There are many WordPress themes, page building tools, design element sources, and related services on the market today. With eachContinue Reading
The idea of moving your website can be pretty daunting these days. I dread the entire process. Here are some of the thoughts running through my head. What if I miss something? What if I fail to get it running correctly? What if I cancel my old hosting and failed to remember that there were a stash of secret files I never backed up!? What if the new system is slow? What if the data migration takes 10 days instead of 2 hours? These are the kinds of ideas going through my head when I consider changing hosting. This is my business and I'm nervous about disrupting the server environment. Recently I was at a dinner in Austin Texas hosted by my friends over at BuySellAds. There were 10 total people there and 2 of them were a couple of guys from MediaTemple. I had actually never used their service although I heard good things over the years. Hosting talk is a bit boring to me so we never really got into the ins and outs of what I needed etc but they did give me a good picture of how broad their offering was. They seemed to have a good solution for just about any kind of hosting scenario I would need. While at dinner I explained to Mark (one of the MT guys) that the thought of moving my network of design sites was a bit daunting and that I was not looking forward to it although I felt it was about time to move on. He asked me a few questions and then mentioned that they had a service that does the move for you. I left the conversation and tucked the information away for a later time. Heading into the summer I started feeling like it was time to make a move. I wanted the sites to run faster. I was having some trouble with server connectivity error logs that my devs could not explain. I was ready to take a serious look at what other hosts had to offer. I spent some time reviewing several of the larger players in the space. There were lots of options to choose from and at times it was difficult to know how to compare hosts to each other. I finally decided that I wanted to host the sites with MediaTemple. All the hosts I reviewed seemed very similar to one another. It seemed I really could not go wrong on the surface. However, the thing that stood out about MT was a service they have called Move. For $150 the MT CloudTech team will move any site anywhere to MT hosting. They have a simple lead form where you enter a few lines of information.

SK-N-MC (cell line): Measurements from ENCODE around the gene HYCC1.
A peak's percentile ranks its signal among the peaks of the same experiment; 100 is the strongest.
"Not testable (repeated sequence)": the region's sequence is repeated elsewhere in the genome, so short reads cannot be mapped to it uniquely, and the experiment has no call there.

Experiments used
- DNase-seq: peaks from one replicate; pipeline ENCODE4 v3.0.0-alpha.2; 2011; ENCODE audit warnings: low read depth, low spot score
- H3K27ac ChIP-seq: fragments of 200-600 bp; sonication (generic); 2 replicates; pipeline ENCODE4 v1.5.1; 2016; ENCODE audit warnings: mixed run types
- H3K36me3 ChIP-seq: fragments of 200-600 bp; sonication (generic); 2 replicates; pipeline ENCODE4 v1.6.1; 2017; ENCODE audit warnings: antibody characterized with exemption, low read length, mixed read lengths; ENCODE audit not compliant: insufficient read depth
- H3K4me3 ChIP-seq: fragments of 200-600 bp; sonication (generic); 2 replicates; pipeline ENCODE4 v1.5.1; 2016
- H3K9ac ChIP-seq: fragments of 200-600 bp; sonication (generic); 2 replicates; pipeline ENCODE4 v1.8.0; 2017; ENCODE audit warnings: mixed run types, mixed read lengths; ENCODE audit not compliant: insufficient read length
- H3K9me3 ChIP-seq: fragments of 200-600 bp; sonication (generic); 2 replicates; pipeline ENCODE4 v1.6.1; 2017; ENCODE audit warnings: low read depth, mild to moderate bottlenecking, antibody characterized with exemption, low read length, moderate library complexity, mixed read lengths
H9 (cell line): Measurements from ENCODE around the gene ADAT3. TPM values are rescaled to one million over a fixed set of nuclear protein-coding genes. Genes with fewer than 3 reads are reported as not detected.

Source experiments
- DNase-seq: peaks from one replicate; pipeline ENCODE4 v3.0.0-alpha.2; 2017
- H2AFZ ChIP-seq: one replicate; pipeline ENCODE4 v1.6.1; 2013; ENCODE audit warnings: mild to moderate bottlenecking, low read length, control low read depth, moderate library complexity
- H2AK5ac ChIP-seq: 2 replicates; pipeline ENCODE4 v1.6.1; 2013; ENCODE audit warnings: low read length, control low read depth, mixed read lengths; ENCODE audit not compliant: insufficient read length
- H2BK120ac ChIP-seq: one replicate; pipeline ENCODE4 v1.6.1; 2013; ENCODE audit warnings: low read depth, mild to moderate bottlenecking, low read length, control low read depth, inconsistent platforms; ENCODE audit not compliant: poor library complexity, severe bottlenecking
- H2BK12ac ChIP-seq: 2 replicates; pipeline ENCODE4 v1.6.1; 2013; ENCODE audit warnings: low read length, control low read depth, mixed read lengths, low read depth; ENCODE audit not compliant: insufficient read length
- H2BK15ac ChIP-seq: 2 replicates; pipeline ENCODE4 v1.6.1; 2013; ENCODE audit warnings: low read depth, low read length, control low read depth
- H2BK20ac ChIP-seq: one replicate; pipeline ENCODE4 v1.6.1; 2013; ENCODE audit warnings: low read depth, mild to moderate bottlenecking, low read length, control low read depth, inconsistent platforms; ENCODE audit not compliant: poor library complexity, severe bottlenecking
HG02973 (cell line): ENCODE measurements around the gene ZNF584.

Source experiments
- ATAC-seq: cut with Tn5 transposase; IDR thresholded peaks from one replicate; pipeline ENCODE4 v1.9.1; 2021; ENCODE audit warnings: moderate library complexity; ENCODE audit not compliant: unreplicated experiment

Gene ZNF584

Looking at the HTML5 range input element you can see a number of advancements. Forms are able to take in restricted information from users sliding between number segments. But unfortunately these HTML5 inputs are only supported in modern browsers. So although there are a few limitations we can try to work around them.
I want to demonstrate how to build a more customized version of the range slider using jQuery UI. The slider widget is a part of the jQuery UI core library so it comes prepackaged with the script. This makes it really easy to play with because the documentation has been well-sourced and easy to consume. Check out the live copy of my sample demo to see what we are creating.
Like many designers, you may have a side project. You may even be sure that your idea is a really good one. The trouble is, it will take money to really pursue your idea. That's the end of your really good idea and your side project. Or is it? There are many funding options for business startups including the bank, investors, and begging for money from friends and family. Thanks to the internet, there's now another source of funding for business startups. Crowdfunding made big news recently when open source developer, Ubuntu, got into the crowdfunding arena with their planned entry into the already crowded smartphone market. You'll find the Ubuntu Edge on the popular crowdfunding site, Indiegogo. Is crowdfunding a great way for designers (and others) with big ideas to get their ideas to market? Or is it just another fad? In this post, I'll examine crowdfunding in more detail. I'll also list a dozen crowdfunding sites. If you liked this post, you may also like How to Evaluate a Business Idea and What to Do Next.